While the choice-based credit system (CBCS) is rolled out in regular colleges of Delhi University (DU) this year, students of its distance education institute, the School of Open Learning are a worried lot. They fear they’ll be at a disadvantage if CBCS is implemented only in regular colleges.
“How can CBCS implemented in distance education mode given the limited courses, classes and infrastructure? DU has the semester mode while SOL is still in the annual exam mode. Can a student of SOL expect the same benefits and freedom of choice like a regular college student? If CBCS is brought in regular colleges, it should also be done at SOL. Otherwise, it should be scrapped altogether,” says Mohammad Shahnawaz, a political science student of SOL.
While over 1.5 lakh students are in the regular courses, SOL caters to over 4.5 lakh students. “Semesterisation of regular undergraduate programmes at DU has over-burdened the system with examinations, reduced time for self-study and in-depth-study. Academic and examination standards have been compromised. With over 50% students coming from SC, ST and OBC backgrounds and students with varied schooling, the system has failed to cater to the needs of students from disadvantaged backgrounds. Students and teachers have continuously voiced their opposition to the semester system not only in Delhi University but also in universities and colleges of Kerala, Madhya Pradesh, Haryana and Gujarat. Semester system is one of the crucial components of CBCS. However, semesterisation will neither be desirable nor feasible for SOL students for similar reasons. In fact, for SOL evaluating 4.5 lakh students twice a year will be a big challenge. Therefore, till date courses offered by SOL and Non-Collegiate Women’s Education Board are in the annual mode,” says Abha Dev Habib, member, DU Executive Council.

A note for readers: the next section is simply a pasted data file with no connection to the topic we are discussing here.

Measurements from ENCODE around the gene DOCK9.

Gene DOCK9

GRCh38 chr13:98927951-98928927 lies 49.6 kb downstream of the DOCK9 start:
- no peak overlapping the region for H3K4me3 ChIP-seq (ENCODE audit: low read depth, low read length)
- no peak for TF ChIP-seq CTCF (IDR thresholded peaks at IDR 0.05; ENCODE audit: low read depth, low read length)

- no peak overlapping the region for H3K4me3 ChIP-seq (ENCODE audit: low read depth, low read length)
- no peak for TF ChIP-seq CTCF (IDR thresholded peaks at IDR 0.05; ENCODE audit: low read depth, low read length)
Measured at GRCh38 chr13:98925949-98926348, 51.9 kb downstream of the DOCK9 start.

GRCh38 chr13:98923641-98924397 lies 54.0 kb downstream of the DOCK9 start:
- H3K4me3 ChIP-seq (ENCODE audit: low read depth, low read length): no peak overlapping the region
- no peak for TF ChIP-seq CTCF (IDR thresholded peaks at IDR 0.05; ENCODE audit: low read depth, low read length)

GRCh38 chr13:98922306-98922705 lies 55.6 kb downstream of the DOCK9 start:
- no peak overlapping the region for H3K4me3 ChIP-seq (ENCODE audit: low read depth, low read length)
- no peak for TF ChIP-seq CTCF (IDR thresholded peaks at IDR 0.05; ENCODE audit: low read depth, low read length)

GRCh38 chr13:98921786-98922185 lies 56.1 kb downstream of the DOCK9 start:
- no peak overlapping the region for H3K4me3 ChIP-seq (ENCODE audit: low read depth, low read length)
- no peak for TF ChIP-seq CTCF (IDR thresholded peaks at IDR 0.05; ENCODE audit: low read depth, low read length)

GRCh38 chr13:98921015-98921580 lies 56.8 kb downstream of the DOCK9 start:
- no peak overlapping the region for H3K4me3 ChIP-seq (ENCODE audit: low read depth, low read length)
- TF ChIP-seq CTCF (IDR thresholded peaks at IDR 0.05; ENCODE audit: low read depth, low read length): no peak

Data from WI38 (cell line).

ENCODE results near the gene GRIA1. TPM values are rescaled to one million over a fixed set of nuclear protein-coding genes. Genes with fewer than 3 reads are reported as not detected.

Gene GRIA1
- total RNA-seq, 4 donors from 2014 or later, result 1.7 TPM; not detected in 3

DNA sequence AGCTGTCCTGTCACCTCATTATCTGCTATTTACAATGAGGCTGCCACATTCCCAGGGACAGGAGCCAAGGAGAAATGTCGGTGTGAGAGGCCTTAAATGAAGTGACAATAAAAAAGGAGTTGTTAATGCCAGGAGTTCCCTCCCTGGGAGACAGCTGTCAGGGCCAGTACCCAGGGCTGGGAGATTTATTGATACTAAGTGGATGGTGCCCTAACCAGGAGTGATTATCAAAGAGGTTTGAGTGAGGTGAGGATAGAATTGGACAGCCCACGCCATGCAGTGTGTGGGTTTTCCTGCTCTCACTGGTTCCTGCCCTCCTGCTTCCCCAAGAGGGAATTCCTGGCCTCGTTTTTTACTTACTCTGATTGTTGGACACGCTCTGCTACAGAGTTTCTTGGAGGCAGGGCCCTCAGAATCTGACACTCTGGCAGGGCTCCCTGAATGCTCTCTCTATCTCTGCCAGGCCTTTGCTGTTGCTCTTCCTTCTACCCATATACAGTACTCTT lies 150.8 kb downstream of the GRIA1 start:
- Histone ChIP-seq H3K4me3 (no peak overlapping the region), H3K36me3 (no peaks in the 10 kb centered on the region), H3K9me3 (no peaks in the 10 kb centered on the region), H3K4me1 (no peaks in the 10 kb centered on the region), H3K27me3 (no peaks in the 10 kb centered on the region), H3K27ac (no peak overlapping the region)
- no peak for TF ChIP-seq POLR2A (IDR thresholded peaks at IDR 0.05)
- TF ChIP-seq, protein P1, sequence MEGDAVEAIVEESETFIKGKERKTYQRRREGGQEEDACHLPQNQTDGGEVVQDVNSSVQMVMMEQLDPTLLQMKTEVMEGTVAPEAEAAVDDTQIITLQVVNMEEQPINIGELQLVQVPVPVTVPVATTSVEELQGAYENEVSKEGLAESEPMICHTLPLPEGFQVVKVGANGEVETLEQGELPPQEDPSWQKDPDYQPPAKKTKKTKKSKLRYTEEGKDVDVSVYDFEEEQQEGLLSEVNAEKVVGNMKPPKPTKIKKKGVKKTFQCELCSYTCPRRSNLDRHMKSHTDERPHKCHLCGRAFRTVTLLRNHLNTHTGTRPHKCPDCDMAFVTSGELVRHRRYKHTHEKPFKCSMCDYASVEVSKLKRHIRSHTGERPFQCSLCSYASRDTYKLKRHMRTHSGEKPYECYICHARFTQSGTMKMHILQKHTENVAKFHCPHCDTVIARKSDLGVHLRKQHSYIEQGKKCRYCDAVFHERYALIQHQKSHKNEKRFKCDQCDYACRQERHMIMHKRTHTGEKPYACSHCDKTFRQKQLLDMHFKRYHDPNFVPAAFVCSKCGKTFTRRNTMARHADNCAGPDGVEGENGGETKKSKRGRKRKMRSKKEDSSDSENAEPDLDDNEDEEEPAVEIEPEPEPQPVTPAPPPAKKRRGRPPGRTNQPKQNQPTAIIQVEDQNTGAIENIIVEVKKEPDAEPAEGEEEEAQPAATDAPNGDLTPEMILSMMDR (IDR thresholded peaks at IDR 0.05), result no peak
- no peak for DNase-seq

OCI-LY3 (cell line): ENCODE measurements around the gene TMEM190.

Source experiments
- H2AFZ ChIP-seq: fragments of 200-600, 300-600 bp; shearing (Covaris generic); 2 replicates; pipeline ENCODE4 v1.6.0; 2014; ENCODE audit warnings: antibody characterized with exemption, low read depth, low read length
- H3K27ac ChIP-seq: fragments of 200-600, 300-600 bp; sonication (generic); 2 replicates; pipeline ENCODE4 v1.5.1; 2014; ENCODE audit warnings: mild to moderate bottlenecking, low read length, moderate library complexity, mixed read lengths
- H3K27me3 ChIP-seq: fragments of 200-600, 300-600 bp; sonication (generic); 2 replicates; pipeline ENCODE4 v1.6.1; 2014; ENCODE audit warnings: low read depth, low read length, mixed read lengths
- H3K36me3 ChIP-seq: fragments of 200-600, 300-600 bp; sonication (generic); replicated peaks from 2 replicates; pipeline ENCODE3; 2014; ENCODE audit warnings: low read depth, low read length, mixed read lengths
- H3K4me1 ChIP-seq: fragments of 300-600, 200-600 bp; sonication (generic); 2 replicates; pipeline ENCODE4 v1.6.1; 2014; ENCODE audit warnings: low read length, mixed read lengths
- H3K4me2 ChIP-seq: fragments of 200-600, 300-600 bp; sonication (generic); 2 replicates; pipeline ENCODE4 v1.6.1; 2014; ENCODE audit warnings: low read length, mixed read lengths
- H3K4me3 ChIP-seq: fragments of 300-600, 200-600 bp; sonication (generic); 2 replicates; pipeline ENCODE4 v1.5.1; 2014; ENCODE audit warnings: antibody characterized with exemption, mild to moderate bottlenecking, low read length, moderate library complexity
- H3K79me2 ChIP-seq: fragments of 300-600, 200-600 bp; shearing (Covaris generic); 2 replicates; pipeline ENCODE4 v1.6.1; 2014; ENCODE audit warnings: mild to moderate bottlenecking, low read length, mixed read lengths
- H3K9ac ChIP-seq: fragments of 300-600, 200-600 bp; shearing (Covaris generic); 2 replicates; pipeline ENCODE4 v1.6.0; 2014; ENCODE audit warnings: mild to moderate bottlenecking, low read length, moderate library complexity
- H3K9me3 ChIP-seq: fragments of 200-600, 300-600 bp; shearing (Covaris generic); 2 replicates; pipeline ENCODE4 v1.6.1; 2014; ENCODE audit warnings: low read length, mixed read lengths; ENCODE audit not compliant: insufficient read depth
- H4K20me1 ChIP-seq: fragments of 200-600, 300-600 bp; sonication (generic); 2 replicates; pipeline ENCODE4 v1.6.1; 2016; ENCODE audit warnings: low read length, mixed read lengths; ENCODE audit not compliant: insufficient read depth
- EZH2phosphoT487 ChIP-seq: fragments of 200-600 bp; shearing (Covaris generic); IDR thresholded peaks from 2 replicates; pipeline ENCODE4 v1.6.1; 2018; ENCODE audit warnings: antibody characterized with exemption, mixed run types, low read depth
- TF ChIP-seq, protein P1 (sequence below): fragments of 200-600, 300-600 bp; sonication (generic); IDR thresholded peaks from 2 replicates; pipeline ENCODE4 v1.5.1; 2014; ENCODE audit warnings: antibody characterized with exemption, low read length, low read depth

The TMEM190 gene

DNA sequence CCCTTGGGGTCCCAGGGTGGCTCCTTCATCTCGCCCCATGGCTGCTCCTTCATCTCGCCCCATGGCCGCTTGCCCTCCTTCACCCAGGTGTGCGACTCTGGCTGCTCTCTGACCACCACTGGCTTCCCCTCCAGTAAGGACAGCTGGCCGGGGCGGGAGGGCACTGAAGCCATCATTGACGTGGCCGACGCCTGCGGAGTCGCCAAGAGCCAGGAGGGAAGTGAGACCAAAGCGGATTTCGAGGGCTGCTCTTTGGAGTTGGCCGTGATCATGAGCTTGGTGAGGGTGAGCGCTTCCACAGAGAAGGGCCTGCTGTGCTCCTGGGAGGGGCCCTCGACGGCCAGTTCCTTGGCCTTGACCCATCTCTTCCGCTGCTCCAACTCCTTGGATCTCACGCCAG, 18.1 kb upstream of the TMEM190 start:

According to Subhash Jha, who has filed an RTI with SOL, requesting clarity on CBCS, while there is choice of core and foundation papers for the regular college students in the coming CBCS, SOL students cannot make basic course choices as SOL does not offer BA (hons) Hindi, BA (hons) history, BA (hons) sociology in SOL. “A university cannot run dual degree courses,” says Jha. On the question of whether CBCS will be implemented in SOL, the RTI reply gives no clear answer and says, “Under RTI Act 6 (3), the same pertain to the University of Delhi.’
Another surprising response to the RTI, a copy of which is with HT Education, is on the equivalence of a regular and SOL degree. As per the reply, a SOL degree is equivalent to a regular college degree even though in a ruling the Calcutta High Court had stated: “be it a graduation degree, a master’s degree, PhD degree or MPhil degree which is granted by an open university either through distance mode of education programme or through any informal education programme cannot be equated with the graduation degree, master’s degree, PhD degree granted to a candidate by formal conventional recognised universities after conducting a conventional course on regular basis.”